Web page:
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When a married couple decides that it’s time to pursue a divorce and there are children of that marriage, the situation can, unfortunately, devolve into a nasty fight over child custody and visitation rights with regards to those children. When this situation arises, it can lead to years of fighting and antagonism. In addition, these child custody battles often overlook other extremely important people in the lives of the children – the grandparents.
Below you will find a brief introduction and overview of the issues surrounding grandparent rights and privileges with regards to California law. You will also find information regarding how grandparents can go about exercising those rights. If you or someone you love is in this difficult position, you need to obtain the help of experienced San Diego divorce lawyers as soon as possible.
Contact us today for a free consultation at 1-858-974-4900.
In general, when parents complete a divorce in California, most orders that dissolve these marriages will not include a formal schedule for grandparent visitation. Usually, the parents will make sure that the grandparents get to see the children when they have custody or during their own visitation, but this is not always how the situation plays out.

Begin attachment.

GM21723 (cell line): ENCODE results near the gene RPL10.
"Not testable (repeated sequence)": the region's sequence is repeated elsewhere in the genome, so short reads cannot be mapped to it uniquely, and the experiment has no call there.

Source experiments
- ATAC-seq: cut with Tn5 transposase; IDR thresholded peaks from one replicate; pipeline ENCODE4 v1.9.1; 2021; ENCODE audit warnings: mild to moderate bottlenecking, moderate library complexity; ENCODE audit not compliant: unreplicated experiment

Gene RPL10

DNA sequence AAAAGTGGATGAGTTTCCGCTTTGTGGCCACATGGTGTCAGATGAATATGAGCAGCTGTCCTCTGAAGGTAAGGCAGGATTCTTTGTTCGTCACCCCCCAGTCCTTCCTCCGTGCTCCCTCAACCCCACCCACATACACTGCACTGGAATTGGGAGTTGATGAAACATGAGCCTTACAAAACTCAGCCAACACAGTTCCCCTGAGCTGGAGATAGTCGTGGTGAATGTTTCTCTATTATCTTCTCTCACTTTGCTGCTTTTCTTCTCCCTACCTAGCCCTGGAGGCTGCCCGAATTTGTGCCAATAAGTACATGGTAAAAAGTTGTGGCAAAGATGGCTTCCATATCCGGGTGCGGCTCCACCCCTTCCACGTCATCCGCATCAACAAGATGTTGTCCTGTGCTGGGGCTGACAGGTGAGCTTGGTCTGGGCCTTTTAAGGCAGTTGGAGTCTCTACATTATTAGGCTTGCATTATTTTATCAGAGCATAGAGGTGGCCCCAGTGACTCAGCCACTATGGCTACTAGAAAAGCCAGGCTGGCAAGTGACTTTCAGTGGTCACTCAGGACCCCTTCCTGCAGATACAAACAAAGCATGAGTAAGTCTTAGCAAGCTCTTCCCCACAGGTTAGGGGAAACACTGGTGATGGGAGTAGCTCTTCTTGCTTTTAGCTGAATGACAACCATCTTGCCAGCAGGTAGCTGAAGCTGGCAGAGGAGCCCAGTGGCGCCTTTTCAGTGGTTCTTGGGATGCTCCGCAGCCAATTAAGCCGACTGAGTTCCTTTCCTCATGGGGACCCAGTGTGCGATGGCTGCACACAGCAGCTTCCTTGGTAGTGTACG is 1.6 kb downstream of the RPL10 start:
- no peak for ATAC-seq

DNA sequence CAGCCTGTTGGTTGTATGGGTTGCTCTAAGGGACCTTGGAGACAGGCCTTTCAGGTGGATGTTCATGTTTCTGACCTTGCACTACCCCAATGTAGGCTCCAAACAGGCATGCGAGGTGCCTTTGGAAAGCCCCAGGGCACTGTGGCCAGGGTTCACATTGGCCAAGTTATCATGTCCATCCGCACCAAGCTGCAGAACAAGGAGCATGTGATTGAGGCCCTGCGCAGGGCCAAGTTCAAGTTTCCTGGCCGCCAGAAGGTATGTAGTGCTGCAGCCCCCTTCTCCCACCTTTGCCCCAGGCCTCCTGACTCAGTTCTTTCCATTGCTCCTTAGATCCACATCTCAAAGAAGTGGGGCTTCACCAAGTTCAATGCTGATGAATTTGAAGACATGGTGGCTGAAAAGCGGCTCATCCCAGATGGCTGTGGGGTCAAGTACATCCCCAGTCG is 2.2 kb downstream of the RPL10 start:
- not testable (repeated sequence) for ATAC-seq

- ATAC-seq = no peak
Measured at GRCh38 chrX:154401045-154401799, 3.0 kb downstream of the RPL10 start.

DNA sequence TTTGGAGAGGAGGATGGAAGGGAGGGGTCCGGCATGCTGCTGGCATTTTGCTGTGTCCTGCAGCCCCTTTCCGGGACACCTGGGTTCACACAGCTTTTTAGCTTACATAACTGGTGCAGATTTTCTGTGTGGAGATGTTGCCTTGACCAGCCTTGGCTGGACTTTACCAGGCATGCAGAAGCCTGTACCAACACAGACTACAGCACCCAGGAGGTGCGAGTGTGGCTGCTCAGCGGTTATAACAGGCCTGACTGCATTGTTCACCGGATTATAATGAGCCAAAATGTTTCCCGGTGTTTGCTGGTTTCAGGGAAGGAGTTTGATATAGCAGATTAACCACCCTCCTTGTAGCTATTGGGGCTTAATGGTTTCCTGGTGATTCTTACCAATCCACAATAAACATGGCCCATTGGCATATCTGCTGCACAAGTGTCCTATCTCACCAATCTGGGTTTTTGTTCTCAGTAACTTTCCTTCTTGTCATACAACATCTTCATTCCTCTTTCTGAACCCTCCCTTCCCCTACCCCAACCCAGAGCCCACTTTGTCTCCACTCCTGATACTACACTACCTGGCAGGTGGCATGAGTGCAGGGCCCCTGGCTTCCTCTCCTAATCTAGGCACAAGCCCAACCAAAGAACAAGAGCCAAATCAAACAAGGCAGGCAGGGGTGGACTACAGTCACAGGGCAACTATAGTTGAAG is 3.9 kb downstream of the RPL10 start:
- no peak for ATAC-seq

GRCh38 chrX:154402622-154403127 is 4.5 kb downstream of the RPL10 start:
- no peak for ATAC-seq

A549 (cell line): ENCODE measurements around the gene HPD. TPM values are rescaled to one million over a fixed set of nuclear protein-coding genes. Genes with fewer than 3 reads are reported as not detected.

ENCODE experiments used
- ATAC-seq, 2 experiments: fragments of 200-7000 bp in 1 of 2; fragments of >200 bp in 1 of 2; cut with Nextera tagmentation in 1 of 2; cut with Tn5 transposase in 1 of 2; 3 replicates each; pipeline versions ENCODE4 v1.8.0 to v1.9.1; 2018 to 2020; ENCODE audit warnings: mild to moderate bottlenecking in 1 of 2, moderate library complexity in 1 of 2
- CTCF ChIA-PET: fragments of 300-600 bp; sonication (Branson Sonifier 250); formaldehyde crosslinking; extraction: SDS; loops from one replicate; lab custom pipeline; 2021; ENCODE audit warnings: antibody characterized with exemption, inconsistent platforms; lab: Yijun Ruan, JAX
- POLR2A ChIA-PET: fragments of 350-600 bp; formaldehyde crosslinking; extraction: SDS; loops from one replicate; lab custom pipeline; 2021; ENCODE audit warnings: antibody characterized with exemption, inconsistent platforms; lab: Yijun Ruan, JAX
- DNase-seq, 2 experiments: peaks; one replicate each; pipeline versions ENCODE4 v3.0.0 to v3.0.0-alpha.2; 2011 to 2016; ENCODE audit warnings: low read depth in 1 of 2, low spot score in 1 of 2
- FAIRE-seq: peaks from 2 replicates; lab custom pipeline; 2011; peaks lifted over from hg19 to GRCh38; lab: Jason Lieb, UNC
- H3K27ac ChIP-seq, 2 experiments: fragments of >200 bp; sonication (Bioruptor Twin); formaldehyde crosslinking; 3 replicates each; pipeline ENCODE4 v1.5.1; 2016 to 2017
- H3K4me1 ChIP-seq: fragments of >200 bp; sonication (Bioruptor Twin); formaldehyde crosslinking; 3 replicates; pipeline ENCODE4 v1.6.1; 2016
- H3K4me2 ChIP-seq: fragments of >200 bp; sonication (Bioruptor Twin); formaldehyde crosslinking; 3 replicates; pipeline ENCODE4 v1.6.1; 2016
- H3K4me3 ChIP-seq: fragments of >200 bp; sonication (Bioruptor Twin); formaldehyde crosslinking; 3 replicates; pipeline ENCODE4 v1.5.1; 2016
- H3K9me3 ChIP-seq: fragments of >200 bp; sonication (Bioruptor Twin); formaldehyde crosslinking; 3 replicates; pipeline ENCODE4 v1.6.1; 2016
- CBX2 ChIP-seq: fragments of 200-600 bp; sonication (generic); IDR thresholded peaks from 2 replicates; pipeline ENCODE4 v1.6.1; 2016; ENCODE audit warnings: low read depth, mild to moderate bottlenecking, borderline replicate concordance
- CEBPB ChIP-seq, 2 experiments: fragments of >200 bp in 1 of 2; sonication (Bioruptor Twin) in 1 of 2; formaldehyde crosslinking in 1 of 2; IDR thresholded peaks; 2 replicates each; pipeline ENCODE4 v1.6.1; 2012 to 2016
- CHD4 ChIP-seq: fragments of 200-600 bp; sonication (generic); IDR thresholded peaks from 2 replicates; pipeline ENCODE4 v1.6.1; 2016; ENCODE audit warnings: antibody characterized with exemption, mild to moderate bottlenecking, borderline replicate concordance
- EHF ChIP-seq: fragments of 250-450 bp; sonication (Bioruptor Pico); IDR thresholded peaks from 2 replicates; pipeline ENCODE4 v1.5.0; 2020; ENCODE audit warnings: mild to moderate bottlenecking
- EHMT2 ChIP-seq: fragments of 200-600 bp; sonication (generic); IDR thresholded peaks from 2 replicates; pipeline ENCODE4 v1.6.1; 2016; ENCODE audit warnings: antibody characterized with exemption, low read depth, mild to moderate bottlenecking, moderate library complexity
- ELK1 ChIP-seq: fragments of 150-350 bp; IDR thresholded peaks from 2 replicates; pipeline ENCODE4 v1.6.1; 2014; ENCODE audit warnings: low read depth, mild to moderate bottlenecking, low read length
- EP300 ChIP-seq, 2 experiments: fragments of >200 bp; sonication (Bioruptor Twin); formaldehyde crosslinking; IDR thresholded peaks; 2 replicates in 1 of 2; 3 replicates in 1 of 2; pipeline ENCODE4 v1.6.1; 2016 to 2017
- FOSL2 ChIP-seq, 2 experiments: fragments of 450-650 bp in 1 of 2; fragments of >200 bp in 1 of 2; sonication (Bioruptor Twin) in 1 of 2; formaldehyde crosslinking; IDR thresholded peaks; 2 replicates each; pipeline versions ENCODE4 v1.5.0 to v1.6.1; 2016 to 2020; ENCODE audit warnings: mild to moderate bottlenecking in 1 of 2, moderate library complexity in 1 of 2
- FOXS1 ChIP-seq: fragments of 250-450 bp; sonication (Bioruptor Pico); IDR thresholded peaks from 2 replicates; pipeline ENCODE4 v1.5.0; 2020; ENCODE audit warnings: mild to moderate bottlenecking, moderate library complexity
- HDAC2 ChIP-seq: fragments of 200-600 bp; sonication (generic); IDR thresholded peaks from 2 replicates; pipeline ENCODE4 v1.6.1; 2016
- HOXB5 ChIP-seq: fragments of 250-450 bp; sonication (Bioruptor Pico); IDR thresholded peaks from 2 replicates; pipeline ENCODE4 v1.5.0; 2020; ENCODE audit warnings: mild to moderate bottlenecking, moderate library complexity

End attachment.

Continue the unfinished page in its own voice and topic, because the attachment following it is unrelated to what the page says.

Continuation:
Therefore, when grandparents are being denied the right to see their grandchildren, they can petition the court for visitation rights. When this petition is offered to the court, it will be considered based on many of the same tenets that are used when deciding on child custody. Specifically, if the court finds that it is in the best interests of the child or children to maintain a relationship with the grandparents, it could approve the petition and order visitation.
However, this right for grandparents only extends so far. For example, the United States Supreme Court has recently ruled that a parent’s proposed visitation schedule is presumed to be the better choice than a grandparent’s proposed visitation schedule if the two conflict. Therefore, if grandparents are going to petition the court simply because they want a visitation schedule changed, they would likely need to prove that it was completely unreasonable and basically prevented them from seeing the child or children.
When these situations arise where grandparents need to go as far as petitioning the court in order to see their grandchildren, the results can be difficult to manage considering the likely presence of negativity between the parties. Therefore, grandparents in this position need to be able to clearly understand their legal rights before moving forward with this process.
If you find yourself in this difficult position, you need to seek the help of San Diego divorce lawyers who have been fighting for the rights of clients successfully for many years. Contact the law office of Scott & Matteson Family Law at 1-858-974-4900 today to schedule an initial consultation.
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